AL-Mayssan Technical Services Co.
SCADA & Automation Division
I'm afraid in this sense the word integrated can mean whatever the vendor defines it to mean. There is no standard as such that I am aware of.

To echo an earlier post it is most important you define your own particular requirements first and examine each offering against a standard set of criteria. That way you are being fair and being driven by what your particular site requires rather than a particular vendors definition.

Some specific things to ask:

- How do I configure the DCS software wise? How do I configure the ESD system? Are those interfaces the same hardware/software? (sometimes they are different to a large extent negating the common vendor hardware/software/training savings)

- How does the DCS and ESD system communicate? How do I engineer that interface? what databases do I have to build?

- What happens when DCS and ESD lose communications with each other?

- If the hardware nominally looks the same what stops somebody putting the wrong module in the wrong system?

- How does my "integrated" system work from an alarm management/SOE point view?

- How does my integrated system link with third parties such as UCPs?

- What about fire and gas detection?

- What about links to the sites business/IT systems and networks?

I could go on but this might help stimulate your own questions. The first 2 paragraphs are most important.

Most modern specialist ESD vendors can communicate with DCSs via "open" (another dodgy word) technologies. Look for Hima, RTP Corp amongst others.

By the way I don't work for any vendor.

Good luck

"A gem cannot be polished without friction, nor a man perfected without trials"
Thanks a lot for your input, guys.

Rob, I do agree that my requirements need to be clear before entering into such forums but the sole intent of raising the question was only to understand what "integrated" truly stands for and if there were any global guidelines to understand the same.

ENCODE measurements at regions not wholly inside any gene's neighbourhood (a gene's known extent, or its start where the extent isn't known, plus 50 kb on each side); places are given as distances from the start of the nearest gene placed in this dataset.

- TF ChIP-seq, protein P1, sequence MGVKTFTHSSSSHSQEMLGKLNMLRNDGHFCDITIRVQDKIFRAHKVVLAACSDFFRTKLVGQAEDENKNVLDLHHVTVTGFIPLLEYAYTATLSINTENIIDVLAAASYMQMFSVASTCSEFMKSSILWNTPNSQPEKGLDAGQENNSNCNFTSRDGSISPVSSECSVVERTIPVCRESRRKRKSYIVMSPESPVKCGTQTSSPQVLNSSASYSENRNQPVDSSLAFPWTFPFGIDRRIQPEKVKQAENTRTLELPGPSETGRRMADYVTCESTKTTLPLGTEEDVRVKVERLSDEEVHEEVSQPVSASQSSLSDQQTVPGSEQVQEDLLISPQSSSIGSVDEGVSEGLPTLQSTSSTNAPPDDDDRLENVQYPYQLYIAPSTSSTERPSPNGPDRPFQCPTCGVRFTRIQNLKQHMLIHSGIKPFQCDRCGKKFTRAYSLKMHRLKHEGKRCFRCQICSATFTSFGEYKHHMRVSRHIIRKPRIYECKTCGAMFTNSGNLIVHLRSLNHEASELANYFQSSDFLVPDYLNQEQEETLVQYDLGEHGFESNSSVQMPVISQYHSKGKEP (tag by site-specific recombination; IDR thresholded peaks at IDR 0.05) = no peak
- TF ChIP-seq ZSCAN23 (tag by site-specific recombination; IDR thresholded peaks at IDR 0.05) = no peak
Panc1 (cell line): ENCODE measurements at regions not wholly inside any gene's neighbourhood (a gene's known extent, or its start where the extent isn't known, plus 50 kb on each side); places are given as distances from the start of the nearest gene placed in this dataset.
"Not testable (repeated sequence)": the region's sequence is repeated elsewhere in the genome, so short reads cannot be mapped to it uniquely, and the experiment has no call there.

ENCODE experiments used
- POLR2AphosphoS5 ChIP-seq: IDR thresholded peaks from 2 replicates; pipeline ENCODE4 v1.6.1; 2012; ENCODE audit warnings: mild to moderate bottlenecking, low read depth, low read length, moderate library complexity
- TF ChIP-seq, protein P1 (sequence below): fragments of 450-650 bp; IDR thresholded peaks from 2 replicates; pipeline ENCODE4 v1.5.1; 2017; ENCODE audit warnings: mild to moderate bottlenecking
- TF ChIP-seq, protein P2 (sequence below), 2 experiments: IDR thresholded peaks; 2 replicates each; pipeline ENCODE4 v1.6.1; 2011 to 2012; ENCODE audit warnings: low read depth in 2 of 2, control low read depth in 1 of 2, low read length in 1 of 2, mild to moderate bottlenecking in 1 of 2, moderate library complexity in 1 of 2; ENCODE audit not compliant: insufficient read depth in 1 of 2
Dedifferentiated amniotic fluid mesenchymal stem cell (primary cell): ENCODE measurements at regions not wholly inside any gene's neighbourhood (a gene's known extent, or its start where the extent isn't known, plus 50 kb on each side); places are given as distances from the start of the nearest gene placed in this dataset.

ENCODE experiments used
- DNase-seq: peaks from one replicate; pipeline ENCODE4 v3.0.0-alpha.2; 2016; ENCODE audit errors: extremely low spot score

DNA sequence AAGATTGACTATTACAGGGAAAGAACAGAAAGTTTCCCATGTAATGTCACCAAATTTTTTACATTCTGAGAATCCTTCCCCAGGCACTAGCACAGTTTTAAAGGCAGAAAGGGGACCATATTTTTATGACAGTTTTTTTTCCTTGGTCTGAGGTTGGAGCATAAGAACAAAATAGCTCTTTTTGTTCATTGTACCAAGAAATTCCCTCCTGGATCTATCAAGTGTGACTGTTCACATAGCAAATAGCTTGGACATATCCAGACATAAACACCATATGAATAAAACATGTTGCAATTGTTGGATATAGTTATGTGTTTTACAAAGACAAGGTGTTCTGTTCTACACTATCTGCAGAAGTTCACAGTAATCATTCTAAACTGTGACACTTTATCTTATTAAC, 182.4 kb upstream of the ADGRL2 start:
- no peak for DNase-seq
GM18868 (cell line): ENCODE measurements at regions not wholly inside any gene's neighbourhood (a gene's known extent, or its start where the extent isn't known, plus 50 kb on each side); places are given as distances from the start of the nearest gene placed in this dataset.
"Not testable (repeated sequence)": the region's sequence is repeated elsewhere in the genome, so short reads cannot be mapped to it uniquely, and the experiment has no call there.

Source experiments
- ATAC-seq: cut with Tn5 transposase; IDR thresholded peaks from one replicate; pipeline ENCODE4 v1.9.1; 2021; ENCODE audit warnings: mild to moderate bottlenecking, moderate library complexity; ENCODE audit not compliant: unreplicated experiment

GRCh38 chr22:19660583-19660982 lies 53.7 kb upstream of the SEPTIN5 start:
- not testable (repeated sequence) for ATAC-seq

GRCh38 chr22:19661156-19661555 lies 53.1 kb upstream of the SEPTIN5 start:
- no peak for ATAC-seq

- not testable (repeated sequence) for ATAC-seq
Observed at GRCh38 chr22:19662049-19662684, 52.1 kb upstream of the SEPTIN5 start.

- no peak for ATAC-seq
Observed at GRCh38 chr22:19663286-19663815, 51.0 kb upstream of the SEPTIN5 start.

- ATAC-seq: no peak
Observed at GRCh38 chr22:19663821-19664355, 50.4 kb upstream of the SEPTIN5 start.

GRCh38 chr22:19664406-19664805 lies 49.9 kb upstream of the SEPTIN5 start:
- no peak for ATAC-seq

A typical eg. is that Triconex (ESD) does not typical 'sit' on the 'Node' bus, it is connected to the same via the Invensys IA Controller rack but all data, alarms, programming are seamless / transparent and that too from a common(DCS & ESD)Engg operator station. So for some, the Triconex (ESD) is not 'fully' integrated with the DCS system but some differ on the same.

Dave, Arshad, thanks for your inputs, a lot of thought has gone into the same and really appreciate it.
Based on what you have said I think what you are refering to are systems that combine the safety (ESD) and control systems (BPCS).

ABB, Emerson & Yokogawa all do this. The advantage is a single vendor for both safety & control. The HMI side of the system sees both seemlessly, etc. They can use a common engineering workspace on common engineering stations.

Things to be aware off in such systems.

1: You can use process variables from the safety system in the process control system. BUT if you do this your control system is not independant of the safety system and cannot be used as an independant layer in safety analysis.

2: You will need to be very careful with engineering allowances. You should never allow just anyone access to your safety system. As it is accessed through the same engineering workspace in these systems you will need to be very mindful of what you allow each user to have access to.

3: Because these systems are connected and likely connected to the rest of a companies network it is possible that the safety system is vulnerable to outside.

As you are looking at safety instrumented systems I suggest you get any such system checked out by a TUV FSEng. www.tuvasi.com look for the list of certified engineers.